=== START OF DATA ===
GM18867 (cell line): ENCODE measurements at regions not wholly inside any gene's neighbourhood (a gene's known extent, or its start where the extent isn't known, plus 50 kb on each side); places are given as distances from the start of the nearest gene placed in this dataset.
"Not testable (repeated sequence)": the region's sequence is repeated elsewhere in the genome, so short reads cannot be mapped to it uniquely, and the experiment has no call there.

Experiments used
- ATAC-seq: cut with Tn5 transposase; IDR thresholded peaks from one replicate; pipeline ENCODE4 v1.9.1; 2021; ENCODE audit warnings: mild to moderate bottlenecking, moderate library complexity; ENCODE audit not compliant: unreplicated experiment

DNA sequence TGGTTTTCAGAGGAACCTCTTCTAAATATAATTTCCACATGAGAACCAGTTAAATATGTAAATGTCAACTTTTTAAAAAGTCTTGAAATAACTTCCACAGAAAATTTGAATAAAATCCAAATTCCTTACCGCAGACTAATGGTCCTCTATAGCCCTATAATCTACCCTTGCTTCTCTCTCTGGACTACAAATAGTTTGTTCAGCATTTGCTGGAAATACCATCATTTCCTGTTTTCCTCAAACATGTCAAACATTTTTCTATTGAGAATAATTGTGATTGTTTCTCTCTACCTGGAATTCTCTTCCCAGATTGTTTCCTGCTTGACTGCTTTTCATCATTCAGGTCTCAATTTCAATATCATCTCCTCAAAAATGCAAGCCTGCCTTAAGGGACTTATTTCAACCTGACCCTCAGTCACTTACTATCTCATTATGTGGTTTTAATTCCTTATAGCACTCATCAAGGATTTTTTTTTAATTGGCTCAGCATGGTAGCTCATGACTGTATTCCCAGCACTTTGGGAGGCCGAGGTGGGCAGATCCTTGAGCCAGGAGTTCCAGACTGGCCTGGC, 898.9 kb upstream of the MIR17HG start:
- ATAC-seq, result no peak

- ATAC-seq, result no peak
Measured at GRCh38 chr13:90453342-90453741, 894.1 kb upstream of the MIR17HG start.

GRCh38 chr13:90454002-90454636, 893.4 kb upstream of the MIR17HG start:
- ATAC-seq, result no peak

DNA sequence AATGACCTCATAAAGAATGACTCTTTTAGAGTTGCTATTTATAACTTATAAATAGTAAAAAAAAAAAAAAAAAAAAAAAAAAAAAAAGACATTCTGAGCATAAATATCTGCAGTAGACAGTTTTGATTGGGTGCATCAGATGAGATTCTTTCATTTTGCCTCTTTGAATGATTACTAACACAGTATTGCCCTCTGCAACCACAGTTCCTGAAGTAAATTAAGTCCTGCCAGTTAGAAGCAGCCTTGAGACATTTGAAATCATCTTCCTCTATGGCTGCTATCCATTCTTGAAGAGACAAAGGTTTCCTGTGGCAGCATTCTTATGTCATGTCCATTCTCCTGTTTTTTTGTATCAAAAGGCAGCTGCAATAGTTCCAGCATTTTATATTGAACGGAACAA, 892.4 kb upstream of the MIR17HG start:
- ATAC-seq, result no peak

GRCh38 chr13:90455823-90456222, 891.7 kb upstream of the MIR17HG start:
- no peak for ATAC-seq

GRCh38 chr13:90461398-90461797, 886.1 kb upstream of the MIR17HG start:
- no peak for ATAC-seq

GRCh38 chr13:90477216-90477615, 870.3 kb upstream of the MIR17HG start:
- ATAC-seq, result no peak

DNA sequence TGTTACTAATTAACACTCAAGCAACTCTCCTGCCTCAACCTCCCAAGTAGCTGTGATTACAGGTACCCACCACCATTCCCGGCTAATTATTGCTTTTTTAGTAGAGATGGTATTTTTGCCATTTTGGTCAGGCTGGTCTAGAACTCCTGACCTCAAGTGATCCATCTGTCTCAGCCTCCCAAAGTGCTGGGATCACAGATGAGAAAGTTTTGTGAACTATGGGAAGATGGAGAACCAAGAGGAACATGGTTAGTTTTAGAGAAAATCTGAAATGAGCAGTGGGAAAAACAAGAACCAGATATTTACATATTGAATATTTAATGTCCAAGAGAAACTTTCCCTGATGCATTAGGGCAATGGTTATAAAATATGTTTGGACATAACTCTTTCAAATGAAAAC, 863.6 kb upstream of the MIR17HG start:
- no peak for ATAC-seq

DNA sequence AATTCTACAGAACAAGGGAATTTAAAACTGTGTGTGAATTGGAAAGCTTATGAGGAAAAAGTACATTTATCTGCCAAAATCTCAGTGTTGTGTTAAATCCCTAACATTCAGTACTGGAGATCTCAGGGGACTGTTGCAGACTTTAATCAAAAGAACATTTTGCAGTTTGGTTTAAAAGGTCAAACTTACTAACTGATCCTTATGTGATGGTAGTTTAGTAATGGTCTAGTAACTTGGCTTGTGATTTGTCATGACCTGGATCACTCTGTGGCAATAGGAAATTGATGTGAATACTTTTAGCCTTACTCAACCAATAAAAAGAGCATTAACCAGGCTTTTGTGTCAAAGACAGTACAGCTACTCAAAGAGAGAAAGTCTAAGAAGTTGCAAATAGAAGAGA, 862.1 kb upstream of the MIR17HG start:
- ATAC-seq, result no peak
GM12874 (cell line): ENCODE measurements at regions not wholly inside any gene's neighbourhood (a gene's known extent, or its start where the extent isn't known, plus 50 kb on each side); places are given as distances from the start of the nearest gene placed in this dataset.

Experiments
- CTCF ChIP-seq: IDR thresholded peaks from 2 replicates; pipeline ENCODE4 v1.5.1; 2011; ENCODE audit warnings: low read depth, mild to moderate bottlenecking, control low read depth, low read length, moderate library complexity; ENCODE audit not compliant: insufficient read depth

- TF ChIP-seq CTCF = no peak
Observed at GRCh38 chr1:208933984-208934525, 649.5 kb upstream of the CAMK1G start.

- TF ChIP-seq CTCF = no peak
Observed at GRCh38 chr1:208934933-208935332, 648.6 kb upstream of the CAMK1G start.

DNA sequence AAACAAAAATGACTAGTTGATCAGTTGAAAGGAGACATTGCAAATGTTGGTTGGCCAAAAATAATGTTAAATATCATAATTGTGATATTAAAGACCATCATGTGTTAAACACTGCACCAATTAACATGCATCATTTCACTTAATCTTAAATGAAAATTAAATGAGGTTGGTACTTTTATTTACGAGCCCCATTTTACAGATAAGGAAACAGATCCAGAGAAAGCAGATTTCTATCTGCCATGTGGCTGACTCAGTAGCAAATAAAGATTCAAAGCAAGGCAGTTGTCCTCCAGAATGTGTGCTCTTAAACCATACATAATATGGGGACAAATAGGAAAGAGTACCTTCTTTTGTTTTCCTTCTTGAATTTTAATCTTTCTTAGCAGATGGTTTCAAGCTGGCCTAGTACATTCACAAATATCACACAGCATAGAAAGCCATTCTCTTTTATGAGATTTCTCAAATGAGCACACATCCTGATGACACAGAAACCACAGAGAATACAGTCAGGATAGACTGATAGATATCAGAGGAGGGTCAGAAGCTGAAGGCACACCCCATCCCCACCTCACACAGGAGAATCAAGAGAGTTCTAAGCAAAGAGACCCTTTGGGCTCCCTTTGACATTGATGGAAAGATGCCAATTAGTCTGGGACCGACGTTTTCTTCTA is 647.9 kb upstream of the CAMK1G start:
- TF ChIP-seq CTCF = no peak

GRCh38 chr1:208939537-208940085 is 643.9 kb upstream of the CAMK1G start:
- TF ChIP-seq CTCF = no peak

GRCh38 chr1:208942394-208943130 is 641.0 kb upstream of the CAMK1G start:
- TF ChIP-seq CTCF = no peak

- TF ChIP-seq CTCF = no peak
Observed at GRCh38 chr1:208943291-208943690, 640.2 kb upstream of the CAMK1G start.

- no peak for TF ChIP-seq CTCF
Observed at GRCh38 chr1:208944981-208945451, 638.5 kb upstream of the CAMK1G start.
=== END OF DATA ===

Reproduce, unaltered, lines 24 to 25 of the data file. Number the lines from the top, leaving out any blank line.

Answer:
Experiments
- CTCF ChIP-seq: IDR thresholded peaks from 2 replicates; pipeline ENCODE4 v1.5.1; 2011; ENCODE audit warnings: low read depth, mild to moderate bottlenecking, control low read depth, low read length, moderate library complexity; ENCODE audit not compliant: insufficient read depth